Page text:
The Bluecoats are a 501(c)(3) non-profit corporation based in the Akron/Canton region of northeast Ohio.
" 'Bloopit' is an entity embodying the members of the front ensemble of the Bluecoats."
I had the great opportunity to be in the Canton, OH Bluecoats for their 2013 season. The instrument I played was within a smaller group of the full ensemble internationally renown as the "Bloopit." The name coming from an earlier group that wanted to lay a platform down to define the front ensemble of the Bluecoats. So to honor that, and with my graphic design training I wanted to "rebrand," in a sense, this entity. As you can see by their existing logo, they really needed some help — and I was proud to do it without pay.
Below is the video of our full run of the show from the year I marched:
Marketing & Advertising work for JSU
While working for the Marketing Department at Jacksonville State University, I had some great opportunities to create for them. Having marched in the band for 4 years prior to having this position, it was really cool to work on projects for them occasionally. Like this promotional piece for the Jazz Department. Dr. Nevala, the jazz professor, was very pleased. And having seen all the design work in the music hall all those years, I knew just how to approach it to make it very retro, and cool — like how you think of jazz. Sometimes...maybe. The bold dynamism of the composition throw your eye around, making you want to examine all of the poster. But the colors help you to slow down and enjoy the strong directional lines.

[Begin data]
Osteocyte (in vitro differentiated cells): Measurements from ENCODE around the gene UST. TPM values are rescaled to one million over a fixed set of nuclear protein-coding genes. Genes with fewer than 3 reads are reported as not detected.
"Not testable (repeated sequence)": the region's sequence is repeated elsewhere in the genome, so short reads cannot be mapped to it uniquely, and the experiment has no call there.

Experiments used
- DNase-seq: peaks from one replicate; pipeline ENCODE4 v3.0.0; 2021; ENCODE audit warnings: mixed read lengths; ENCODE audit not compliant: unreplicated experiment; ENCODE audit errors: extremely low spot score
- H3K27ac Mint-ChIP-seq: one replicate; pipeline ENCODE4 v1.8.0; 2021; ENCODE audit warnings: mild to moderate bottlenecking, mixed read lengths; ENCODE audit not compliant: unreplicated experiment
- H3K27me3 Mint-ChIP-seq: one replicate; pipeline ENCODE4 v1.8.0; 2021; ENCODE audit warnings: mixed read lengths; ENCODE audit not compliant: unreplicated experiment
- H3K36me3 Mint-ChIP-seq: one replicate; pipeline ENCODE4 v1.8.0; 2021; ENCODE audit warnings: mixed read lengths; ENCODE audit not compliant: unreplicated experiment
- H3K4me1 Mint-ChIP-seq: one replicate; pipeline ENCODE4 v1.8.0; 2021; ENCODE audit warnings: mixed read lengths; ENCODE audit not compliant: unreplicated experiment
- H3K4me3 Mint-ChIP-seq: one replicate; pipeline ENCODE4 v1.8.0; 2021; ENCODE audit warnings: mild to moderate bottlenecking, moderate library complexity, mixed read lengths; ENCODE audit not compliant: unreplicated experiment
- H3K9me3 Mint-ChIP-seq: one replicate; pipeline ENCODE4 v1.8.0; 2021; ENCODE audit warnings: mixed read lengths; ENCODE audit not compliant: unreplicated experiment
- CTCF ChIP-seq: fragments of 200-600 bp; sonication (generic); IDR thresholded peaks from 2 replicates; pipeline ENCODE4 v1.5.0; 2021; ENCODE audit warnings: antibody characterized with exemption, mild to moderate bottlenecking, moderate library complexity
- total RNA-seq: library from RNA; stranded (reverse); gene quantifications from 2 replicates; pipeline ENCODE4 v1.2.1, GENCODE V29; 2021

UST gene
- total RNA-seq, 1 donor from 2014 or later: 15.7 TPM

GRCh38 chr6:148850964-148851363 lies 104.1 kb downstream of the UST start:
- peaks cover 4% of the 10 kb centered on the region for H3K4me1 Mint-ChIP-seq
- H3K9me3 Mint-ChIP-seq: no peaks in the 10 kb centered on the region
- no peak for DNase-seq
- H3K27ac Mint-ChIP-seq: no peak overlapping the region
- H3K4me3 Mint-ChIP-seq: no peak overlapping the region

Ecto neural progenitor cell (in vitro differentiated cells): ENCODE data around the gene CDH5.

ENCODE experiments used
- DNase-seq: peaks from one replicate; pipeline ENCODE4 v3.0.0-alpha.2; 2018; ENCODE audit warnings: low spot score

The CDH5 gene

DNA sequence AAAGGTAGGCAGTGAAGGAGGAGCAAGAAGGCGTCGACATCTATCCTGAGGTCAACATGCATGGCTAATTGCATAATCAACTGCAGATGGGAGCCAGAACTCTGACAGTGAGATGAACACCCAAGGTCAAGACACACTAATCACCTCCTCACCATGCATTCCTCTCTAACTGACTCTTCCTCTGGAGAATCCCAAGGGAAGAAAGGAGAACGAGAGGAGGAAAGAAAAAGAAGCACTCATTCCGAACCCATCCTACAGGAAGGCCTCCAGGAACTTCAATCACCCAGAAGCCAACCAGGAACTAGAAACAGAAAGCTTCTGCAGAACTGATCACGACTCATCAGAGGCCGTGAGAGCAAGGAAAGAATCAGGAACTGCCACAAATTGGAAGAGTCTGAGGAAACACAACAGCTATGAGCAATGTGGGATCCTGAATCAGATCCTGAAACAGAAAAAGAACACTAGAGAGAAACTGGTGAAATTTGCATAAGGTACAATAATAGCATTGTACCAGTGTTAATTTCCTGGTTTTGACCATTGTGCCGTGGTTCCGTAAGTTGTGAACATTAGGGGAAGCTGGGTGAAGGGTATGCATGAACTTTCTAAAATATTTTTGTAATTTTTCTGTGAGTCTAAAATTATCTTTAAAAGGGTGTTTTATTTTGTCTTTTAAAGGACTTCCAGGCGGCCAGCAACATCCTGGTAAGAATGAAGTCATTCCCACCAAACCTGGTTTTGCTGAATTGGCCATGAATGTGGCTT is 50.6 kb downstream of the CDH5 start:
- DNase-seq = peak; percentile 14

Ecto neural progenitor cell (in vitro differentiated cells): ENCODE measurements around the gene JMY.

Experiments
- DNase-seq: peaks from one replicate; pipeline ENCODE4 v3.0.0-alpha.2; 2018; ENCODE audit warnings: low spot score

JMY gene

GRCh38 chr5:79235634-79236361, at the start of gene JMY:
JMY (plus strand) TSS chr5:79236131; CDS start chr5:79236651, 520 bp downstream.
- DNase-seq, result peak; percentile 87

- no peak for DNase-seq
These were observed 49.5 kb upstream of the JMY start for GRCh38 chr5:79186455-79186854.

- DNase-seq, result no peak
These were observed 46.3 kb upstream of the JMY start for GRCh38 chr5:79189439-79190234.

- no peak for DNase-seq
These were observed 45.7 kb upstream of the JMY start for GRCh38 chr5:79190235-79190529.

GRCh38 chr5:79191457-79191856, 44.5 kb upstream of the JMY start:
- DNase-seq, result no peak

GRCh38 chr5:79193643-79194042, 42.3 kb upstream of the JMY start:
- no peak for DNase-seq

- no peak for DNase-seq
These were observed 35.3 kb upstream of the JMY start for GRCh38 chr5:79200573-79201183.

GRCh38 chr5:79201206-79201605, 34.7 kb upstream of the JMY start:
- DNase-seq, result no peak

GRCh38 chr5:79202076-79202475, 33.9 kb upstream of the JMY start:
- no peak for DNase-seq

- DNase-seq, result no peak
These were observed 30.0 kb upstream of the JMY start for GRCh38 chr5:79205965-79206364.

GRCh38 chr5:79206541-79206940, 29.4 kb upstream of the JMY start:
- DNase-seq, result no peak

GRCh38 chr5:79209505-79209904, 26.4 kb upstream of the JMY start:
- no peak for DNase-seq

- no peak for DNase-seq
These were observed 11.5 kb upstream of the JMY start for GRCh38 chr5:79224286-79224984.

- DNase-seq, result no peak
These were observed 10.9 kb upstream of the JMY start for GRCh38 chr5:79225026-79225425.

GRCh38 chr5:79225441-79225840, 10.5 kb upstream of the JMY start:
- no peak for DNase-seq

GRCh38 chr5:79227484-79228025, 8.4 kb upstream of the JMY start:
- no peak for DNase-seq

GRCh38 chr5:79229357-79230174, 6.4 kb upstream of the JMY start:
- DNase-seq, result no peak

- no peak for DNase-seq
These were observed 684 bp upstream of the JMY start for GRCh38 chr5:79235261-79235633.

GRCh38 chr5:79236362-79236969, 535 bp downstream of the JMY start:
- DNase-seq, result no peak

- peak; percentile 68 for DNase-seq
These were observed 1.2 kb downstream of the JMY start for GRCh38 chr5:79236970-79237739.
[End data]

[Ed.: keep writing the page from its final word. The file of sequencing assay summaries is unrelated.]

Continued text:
"FOXTROT" Instrument Branding — Handmade Guitar series by Jesse McClendon
A few months ago I had the unique opportunity to 'brand' my brothers handmade guitar series he made in luthier school.
Seeing as the client in this case was my brother, it only made me more passionate to create a logo for his personal guitars so he could truly own them. He wanted them to be based around a militaristic concept carrying the names of familiar fighter jets from our very own American series of fighter jets. The concept took a feel when he envisioned a Russian typeface for the primary lettermark — "FOXTROT," known from the initial "F" in the US Military, became the brand of his guitars.
The series of guitars consisted of an electric guitar, bass, and an acoustic. When I began the project, I knew I wanted my own staple to it that reflected what many guitar production companies and businesses use for their branding. The intertwining 'Foxtrot' logo was conceptualized at the beginning and stands apart from the other two.
This version was only used on the acoustic guitar (as seen to the right). The 'B-52' and 'F-16' versions were designed for the electric and bass guitars. The upward curve of the type bends perfectly with the cut of the wood for the headstock. A headstock that was designed after the Fender headstock — this curvature of the type is also reflected in Fender's logo.